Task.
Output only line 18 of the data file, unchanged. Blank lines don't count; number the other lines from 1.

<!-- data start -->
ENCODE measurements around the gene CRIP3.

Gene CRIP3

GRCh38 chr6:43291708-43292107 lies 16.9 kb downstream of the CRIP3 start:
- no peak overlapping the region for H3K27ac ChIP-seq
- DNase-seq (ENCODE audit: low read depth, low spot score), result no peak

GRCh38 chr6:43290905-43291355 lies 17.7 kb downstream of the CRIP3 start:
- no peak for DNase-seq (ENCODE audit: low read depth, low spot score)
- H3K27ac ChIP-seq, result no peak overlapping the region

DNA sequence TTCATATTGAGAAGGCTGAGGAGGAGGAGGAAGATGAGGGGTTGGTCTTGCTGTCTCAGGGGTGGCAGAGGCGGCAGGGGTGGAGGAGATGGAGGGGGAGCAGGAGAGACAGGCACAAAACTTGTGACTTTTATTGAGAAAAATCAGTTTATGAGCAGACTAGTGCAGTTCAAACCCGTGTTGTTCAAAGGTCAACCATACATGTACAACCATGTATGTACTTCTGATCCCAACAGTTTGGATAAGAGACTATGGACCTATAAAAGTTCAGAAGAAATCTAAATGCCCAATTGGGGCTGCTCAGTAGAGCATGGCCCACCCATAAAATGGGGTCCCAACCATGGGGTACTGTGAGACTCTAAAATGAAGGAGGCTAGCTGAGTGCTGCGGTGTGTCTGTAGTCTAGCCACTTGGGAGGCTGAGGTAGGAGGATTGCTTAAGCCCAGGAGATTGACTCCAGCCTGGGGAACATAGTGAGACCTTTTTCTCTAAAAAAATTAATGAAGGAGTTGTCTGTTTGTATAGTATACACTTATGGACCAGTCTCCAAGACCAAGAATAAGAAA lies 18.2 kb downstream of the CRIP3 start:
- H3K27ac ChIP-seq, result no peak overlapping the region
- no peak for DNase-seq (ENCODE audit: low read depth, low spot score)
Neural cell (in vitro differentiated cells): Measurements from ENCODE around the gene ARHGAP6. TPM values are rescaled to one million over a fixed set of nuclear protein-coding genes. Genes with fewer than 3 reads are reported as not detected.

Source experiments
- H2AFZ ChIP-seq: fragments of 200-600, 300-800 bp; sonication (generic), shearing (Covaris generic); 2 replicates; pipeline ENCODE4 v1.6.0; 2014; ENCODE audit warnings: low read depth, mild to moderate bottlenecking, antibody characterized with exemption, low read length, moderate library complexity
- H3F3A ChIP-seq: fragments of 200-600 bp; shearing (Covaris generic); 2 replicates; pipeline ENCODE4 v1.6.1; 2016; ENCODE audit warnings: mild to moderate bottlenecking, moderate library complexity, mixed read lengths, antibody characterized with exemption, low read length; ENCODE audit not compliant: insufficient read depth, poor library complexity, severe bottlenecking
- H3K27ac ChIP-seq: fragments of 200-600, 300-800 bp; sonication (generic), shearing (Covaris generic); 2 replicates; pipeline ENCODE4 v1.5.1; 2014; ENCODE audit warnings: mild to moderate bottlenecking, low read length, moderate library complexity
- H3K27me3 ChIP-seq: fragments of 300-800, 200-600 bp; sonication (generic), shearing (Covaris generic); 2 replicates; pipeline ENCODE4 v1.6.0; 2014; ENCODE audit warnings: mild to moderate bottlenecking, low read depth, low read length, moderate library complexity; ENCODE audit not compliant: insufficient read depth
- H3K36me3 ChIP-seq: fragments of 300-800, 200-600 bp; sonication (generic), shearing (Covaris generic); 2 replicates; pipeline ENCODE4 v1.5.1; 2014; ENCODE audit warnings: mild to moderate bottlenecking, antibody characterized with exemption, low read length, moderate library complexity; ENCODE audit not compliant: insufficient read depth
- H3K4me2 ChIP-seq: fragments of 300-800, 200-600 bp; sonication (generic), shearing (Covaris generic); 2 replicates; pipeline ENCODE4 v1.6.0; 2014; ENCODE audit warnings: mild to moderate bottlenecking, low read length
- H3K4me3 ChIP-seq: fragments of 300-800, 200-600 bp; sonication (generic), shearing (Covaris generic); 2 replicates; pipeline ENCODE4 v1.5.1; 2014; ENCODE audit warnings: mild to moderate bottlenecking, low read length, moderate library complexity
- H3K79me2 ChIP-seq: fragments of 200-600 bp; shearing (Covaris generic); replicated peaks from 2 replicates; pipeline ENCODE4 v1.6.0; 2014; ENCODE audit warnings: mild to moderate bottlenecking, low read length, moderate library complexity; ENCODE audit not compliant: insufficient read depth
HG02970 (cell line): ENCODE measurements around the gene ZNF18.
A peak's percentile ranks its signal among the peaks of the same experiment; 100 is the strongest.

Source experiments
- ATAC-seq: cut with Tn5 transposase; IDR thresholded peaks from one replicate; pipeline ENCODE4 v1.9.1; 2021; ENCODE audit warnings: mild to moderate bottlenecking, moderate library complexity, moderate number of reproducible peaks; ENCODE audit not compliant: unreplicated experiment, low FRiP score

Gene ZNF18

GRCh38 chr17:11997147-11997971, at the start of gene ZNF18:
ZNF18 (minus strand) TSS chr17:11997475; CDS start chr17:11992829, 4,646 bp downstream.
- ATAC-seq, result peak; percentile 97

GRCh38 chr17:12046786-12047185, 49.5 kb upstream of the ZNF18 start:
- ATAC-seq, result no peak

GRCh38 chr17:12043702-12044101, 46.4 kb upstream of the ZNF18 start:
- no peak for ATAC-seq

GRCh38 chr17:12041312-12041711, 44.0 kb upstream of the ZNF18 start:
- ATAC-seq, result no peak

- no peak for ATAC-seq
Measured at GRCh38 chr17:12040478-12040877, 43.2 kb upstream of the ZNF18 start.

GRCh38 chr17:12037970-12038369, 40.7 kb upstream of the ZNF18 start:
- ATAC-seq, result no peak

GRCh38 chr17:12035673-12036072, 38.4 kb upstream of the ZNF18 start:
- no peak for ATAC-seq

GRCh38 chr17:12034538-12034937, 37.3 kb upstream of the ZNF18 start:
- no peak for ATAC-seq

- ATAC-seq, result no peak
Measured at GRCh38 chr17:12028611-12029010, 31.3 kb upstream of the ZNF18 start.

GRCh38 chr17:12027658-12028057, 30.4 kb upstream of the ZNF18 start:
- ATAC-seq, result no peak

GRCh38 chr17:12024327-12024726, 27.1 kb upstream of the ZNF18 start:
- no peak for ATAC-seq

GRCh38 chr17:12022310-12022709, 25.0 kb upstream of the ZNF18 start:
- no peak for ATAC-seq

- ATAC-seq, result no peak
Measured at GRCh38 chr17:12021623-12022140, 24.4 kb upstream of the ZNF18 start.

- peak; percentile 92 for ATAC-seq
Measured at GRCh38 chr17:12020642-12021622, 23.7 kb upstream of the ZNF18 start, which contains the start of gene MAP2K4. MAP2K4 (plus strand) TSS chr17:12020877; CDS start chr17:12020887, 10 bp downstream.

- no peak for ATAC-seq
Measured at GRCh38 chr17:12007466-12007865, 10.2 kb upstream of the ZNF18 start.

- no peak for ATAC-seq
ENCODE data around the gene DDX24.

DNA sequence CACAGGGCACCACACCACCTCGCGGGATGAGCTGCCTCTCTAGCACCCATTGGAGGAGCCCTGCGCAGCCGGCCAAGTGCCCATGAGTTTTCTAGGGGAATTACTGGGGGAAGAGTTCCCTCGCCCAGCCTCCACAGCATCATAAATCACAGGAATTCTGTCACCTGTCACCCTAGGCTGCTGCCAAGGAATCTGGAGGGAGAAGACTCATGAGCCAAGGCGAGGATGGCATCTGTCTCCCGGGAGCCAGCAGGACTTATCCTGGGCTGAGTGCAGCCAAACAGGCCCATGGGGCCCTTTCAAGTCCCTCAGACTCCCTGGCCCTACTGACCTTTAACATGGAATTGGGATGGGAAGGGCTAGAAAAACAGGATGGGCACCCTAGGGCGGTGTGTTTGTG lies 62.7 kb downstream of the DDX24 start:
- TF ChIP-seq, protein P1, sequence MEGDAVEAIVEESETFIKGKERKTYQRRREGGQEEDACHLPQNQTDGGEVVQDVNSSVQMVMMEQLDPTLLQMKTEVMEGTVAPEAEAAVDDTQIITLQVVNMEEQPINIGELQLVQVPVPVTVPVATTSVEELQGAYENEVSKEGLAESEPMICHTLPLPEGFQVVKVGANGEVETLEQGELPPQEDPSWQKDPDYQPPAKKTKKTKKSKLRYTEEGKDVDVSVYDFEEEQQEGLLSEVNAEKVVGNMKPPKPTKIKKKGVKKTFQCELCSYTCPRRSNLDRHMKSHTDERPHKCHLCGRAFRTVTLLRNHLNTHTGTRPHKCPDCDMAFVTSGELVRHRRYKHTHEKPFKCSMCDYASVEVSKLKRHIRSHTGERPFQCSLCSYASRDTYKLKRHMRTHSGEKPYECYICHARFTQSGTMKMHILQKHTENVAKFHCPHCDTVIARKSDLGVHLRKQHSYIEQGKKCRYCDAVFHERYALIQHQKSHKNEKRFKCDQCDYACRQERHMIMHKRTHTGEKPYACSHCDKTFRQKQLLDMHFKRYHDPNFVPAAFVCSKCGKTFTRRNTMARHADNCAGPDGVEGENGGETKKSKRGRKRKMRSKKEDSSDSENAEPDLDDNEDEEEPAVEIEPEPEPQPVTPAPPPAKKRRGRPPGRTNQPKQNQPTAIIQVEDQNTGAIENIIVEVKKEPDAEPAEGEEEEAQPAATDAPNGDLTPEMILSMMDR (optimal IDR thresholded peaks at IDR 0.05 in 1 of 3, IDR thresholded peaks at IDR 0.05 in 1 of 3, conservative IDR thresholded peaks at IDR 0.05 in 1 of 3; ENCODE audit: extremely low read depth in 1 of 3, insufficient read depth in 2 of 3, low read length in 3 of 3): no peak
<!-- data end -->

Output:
- H3K36me3 ChIP-seq: fragments of 300-800, 200-600 bp; sonication (generic), shearing (Covaris generic); 2 replicates; pipeline ENCODE4 v1.5.1; 2014; ENCODE audit warnings: mild to moderate bottlenecking, antibody characterized with exemption, low read length, moderate library complexity; ENCODE audit not compliant: insufficient read depth